The human intestine is host to a vast variety of microbes. Probiotics are microorganisms that have beneficial properties for the host and are known to alter the intestinal microflora.5,6 Prebiotics are defined as dietary components that stimulate the growth and metabolic activity of probiotics. Synbiotics are the combination of prebiotics and probiotics. Application of prebiotics/probiotics/synbiotics suppresses the growth of pathogenic bacteria and improves the intestinal barrier function, and is widely used in patients with gastrointestinal infections and inflammation.7,8 In addition to the beneficial effects on the intestinal tract, probiotics also have immunomodulatory effects by inducing production of protective cytokines and suppressing pro-inflammatory cytokines.912 Extraintestinal benefits of probiotics include immune regulations in allergic diseases, cardiovascular diseases, and suppression of tumor growth.1315 Adjuvant probiotic use in these diseases is a potential target for future development.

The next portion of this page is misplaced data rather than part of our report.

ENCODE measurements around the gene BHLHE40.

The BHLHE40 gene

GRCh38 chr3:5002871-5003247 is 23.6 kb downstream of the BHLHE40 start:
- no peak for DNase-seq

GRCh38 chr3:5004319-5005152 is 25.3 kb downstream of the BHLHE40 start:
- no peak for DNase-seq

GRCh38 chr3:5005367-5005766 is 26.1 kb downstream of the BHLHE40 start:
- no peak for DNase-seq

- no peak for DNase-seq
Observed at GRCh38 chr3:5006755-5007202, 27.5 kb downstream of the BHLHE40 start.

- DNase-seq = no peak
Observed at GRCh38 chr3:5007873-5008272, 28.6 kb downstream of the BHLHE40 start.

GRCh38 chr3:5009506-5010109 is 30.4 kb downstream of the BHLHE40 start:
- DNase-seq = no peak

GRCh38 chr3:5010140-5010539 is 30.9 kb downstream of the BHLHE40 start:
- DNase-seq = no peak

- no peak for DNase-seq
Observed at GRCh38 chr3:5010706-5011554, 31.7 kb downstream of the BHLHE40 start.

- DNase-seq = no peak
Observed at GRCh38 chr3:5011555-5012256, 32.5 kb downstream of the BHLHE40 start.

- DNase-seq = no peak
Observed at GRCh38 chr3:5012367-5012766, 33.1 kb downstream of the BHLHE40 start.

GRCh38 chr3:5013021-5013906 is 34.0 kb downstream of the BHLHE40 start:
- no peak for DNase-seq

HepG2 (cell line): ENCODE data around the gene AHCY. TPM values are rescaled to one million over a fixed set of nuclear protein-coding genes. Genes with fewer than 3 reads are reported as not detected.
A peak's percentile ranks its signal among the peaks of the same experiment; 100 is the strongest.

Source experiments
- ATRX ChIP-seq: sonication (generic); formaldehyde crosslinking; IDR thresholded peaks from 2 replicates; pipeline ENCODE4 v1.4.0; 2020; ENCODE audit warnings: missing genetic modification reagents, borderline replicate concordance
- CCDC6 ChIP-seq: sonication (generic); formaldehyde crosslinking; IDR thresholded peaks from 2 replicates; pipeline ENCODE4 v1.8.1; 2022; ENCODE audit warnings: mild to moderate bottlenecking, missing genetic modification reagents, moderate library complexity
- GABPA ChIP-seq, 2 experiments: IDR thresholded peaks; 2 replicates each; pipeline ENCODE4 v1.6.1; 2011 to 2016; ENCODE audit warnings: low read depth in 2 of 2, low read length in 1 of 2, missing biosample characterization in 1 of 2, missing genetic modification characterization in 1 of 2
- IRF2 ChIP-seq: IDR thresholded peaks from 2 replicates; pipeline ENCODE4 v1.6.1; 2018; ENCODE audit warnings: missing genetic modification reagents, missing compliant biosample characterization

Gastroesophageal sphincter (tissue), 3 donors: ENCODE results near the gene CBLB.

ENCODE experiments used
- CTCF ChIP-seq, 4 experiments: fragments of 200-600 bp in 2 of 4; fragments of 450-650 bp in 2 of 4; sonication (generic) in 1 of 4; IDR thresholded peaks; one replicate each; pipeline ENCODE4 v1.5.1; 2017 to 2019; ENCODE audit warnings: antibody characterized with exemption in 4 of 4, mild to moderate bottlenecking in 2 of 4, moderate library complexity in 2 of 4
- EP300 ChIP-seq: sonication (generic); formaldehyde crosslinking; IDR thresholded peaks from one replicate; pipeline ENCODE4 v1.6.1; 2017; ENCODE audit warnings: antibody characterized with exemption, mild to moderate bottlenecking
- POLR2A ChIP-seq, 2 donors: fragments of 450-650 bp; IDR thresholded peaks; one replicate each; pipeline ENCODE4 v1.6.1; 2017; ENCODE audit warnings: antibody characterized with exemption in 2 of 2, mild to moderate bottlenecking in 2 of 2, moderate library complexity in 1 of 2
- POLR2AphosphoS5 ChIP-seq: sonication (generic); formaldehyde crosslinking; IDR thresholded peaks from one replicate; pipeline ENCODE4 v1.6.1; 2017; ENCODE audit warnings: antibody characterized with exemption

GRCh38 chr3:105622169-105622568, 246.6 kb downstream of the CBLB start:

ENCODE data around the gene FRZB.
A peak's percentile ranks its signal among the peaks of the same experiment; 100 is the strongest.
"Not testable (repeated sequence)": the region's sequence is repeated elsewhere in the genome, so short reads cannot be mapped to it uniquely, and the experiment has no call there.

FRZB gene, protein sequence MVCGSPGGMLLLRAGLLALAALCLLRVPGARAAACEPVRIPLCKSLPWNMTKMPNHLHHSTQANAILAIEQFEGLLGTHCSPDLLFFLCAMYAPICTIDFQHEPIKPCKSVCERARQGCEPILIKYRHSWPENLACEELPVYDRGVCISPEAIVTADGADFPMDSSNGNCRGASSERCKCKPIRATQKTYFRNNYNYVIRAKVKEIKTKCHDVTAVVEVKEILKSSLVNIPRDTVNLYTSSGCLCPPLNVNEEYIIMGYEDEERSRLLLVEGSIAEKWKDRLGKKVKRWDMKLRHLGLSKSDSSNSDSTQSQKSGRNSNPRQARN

The beneficial properties of immune modulation that follow probiotics consumption may enhance the immune responses to influenza vaccines.1620 Several randomized controlled trials (RCTs) have been conducted to investigate the influence of probiotics on influenza vaccines, but the results were inconsistent and inconclusive. Therefore, we conducted this systematic review and meta-analysis to evaluate the impacts of prebiotics/probiotics/synbiotics on immune responses after influenza vaccination.

Materials and methods

Study design and study selection